Homo Deus: Religion

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Homo Deus: Religion

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aug 21, 2017, 9:00am

In this book, the author uses "religion" to mean a foundational system of beliefs—not necessarily in a spiritual or godlike being or experience, and contends that humans have supplanted God with science, with humanism, and other ideals, that these have become our new religions. Do you agree?

aug 21, 2017, 2:00pm

No, I don't like that blurring of the concept of religion. It begins to make it another word that people have to define every time they want to use it, like forgiveness. People use forgiveness to mean everything from simply ceasing to be angry about an offense, to being require to reconcile with the offender and offer them compassion and gestures of good will (if they are still alive.)

aug 22, 2017, 2:40pm

The author's treatment of "religion" is rather like that of Richard Dawkins, who tends to choose a Bible-belt fundamentalist rather than an open-minded spiritual aspirant.
Although science has certainly made some advances in the past century or so, not all of it has been progress. Several mainstream theories, such as the Big Bang, Darwin's natural selection, have been disproven to my satisfaction, whilst significant advances in knowledge involving consciousness, morphogenetic fields and the paranormal have been sidelined by the Academy, despite being taken on board by the military and Intelligence agencies.

Redigeret: aug 24, 2017, 6:44am

There are other words that convey a "system of beliefs" without the connotations of religion, organized or otherwise. The "ism" suffix - communism, racism, humanism, for one. Also, we could subscribe to a political doctrine, or hold the values of scientists, or believe in karma, or adhere to a certain economic theory. Let's not throw everything into "religion."

aug 24, 2017, 11:52am

I personally agree with it. The way he defines religion, if I understand it correctly, is a belief in something that is outside of our manipulation. The belief in a capital 'T' Truth. Humanists believe that the individual is sacred and that there is an 'authentic self' that must be respected and not constrained. They don't believe this is the case because they believe it to be so, it is a universal Truth and cannot be changed by man. Like in his football scenario, there are rules but these rules can be changed because they are man made. The fact that we are all sacred individuals isn't manmade, Humanists believe it is an inherent fact. I personally really like this interpretation. Religion isn't just theist in my opinion. It is whenever someone believes in something that is out a human's control. Just like our ancestors worshiped the sun and the Earth. These things were outside of our realm of control so we worshipped them. Once we gained knowledge of the solar system and agriculture these things were demystified. The point that he is making is that once we have enough knowledge about humanity and why we do the things we do, Humanism will also fall by the way side. When we can biochemicaly INDUCE feelings of euphoria, enlightenment and bliss...when we discover that all human life might be able to be reduced to a complex algorithim Humanists will have to answer the question, what makes singular Me so special? I don't think Humanism is that far from mainstream religions. In most religions empathy, compassion and respect for fellow human beings is stressed. It's the same belief without the G-O-D component. For Humanists it's an inherent Truth not a tenant set by a divine being.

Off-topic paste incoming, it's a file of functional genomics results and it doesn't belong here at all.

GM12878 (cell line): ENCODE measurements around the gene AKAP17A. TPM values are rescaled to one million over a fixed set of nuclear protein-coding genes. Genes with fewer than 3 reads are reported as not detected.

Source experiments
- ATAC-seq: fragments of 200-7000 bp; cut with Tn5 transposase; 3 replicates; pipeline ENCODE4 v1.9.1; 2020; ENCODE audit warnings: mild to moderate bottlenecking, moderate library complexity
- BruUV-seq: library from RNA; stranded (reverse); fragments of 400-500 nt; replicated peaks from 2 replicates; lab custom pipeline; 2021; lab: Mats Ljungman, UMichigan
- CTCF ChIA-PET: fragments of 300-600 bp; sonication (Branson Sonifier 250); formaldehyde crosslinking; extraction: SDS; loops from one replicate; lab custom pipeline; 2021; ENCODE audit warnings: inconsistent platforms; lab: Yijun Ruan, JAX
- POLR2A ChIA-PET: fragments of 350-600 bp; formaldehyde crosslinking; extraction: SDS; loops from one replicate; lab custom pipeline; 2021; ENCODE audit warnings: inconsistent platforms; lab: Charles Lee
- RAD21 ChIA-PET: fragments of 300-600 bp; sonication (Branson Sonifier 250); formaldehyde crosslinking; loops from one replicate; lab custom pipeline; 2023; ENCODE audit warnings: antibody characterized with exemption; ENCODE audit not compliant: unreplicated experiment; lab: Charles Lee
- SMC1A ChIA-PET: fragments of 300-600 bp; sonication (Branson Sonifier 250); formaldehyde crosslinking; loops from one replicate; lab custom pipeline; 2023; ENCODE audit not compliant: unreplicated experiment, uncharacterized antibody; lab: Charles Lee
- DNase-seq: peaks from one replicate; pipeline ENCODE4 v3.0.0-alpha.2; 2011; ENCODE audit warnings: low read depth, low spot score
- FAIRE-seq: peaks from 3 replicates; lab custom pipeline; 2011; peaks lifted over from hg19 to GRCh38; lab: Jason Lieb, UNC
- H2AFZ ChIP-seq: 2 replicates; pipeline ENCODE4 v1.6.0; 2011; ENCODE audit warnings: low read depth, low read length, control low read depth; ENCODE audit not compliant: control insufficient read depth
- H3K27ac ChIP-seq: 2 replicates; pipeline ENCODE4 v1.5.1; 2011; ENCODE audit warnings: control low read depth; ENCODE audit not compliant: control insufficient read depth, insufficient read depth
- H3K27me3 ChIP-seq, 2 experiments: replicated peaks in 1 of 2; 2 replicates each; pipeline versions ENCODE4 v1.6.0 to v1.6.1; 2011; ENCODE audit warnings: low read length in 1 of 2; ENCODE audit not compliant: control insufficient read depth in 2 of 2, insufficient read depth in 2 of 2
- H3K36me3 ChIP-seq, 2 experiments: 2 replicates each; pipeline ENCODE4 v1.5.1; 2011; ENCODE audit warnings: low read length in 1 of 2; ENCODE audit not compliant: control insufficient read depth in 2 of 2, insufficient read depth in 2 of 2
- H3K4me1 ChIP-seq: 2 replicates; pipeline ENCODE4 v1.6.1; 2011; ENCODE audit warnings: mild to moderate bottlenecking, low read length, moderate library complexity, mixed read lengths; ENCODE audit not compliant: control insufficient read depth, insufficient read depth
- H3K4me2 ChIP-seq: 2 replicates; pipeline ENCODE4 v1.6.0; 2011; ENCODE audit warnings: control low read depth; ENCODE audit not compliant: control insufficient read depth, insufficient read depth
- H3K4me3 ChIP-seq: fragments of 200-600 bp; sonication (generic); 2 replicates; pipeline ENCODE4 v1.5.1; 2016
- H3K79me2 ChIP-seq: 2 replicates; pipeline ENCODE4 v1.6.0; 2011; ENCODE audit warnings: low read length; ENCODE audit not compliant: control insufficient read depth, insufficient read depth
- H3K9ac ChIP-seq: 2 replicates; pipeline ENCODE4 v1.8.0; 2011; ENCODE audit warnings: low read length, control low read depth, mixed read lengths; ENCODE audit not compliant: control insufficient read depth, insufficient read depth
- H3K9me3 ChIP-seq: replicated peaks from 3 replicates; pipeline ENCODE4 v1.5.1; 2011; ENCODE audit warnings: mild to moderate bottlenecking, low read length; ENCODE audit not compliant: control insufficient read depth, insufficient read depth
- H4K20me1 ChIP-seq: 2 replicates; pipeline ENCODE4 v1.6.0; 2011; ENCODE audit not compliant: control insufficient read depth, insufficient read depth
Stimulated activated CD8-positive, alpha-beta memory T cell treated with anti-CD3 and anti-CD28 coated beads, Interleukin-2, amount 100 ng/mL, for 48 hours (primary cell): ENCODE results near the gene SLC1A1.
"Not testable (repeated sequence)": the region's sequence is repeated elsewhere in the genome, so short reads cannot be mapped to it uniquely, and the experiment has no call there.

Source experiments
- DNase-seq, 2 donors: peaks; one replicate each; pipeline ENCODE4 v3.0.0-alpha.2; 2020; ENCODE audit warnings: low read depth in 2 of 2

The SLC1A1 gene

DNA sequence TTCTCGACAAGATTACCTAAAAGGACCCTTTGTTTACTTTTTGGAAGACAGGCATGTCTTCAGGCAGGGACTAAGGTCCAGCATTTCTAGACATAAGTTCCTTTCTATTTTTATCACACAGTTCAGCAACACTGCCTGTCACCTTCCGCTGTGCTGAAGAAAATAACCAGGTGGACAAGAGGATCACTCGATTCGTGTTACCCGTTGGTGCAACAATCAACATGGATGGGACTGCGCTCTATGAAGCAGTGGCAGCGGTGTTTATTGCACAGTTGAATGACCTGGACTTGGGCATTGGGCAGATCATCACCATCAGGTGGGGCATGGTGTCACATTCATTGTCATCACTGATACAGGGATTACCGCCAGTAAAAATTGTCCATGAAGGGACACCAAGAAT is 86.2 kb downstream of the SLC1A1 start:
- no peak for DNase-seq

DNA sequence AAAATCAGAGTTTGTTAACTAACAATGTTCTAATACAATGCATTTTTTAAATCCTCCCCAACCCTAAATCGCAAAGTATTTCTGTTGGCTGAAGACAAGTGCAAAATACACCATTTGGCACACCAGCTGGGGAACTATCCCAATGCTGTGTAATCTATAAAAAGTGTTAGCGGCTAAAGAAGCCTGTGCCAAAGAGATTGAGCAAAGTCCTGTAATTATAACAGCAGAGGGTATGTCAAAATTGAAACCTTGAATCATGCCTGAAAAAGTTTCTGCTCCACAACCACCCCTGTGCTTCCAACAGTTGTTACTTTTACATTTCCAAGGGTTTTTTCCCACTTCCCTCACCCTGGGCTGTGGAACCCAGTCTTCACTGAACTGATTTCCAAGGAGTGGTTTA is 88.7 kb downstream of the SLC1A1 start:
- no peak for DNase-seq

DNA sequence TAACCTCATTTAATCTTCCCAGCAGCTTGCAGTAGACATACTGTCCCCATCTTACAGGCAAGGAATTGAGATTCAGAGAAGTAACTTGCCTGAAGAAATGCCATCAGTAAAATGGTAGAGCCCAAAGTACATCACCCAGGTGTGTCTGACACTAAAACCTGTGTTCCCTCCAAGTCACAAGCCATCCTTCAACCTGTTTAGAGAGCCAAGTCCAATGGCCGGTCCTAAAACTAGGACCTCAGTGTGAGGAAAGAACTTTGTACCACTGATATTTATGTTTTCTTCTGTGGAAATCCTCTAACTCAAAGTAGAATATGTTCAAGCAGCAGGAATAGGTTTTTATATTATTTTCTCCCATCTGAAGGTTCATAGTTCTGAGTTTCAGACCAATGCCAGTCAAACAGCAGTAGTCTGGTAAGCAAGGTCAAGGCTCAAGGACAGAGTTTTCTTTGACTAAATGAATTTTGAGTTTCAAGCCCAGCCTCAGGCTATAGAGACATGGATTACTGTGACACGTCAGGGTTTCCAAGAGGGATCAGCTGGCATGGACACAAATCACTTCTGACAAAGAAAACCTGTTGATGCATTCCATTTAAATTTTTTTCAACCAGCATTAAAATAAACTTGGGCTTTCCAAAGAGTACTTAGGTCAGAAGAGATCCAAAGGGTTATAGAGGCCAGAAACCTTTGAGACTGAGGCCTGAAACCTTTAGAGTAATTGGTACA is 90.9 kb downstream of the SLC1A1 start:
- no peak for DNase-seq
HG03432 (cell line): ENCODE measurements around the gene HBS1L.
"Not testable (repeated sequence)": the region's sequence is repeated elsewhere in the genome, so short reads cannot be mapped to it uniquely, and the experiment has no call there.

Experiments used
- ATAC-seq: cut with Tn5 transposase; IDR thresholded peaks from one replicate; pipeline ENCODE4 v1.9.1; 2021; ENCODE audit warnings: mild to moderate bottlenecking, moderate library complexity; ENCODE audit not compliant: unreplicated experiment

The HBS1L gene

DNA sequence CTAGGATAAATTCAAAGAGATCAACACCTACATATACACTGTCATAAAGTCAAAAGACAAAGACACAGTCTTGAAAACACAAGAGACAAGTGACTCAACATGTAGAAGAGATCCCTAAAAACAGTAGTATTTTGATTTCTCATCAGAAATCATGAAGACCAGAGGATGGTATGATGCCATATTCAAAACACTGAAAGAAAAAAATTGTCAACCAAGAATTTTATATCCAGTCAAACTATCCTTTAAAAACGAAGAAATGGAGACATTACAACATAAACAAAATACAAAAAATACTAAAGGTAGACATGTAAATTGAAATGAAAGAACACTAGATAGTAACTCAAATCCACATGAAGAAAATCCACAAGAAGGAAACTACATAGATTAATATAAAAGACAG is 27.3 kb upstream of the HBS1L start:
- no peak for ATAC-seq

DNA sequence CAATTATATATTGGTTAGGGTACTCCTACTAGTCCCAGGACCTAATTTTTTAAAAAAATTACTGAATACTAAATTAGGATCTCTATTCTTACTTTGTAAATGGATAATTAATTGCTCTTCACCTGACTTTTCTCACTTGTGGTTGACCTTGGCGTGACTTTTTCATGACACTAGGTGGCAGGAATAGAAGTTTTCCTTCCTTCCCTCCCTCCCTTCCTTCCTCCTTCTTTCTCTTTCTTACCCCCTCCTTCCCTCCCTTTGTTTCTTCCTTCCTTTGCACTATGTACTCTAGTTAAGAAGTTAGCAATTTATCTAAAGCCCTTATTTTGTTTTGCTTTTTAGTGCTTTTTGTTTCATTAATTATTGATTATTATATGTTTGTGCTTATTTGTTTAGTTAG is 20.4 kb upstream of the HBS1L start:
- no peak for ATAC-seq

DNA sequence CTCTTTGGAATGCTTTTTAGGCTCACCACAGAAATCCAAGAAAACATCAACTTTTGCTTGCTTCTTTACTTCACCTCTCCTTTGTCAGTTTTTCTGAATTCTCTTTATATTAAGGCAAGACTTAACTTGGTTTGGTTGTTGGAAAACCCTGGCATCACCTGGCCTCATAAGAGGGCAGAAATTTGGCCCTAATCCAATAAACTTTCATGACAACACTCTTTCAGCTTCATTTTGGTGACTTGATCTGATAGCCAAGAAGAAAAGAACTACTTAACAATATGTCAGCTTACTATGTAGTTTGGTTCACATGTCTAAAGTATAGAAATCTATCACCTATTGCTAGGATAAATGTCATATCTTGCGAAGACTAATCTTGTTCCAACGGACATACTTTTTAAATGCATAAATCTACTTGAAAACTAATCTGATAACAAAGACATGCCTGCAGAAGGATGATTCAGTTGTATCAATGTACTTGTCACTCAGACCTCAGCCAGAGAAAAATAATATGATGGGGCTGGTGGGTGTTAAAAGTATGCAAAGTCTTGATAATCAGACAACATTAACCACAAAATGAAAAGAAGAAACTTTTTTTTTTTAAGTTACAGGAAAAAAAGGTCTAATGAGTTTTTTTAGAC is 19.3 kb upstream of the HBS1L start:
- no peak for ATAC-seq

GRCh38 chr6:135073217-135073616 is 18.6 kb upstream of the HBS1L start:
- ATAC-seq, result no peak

sep 19, 2017, 7:37pm

I think Harari's point is that having invented language, we gained the ability to speak about not only all those things that are there. but also about things that should be there, that we imagine are there, or that we would like to be there. I particularly like his treatment of things that are there because, and only because, we all agree that they are there. Your paper money is "good" because you believe that everybody else also believes that the little pieces of paper can be exchanged for the things you want or need. Even gold is valuable only because other people think the same thing, The states, governments, corporations and so on are in one sense fictive entities, but in another sense, "real" because everybody agrees they are real. If suddenly everyone decided to ignore the King, he wouldn't be King anymore.

To the extent that religion or religious ideas stem from the imagination, as opposed to empirical verification, some aspects of religion fall under that category of "things which either don't exist at all, or exist only because everybody else thinks they exist"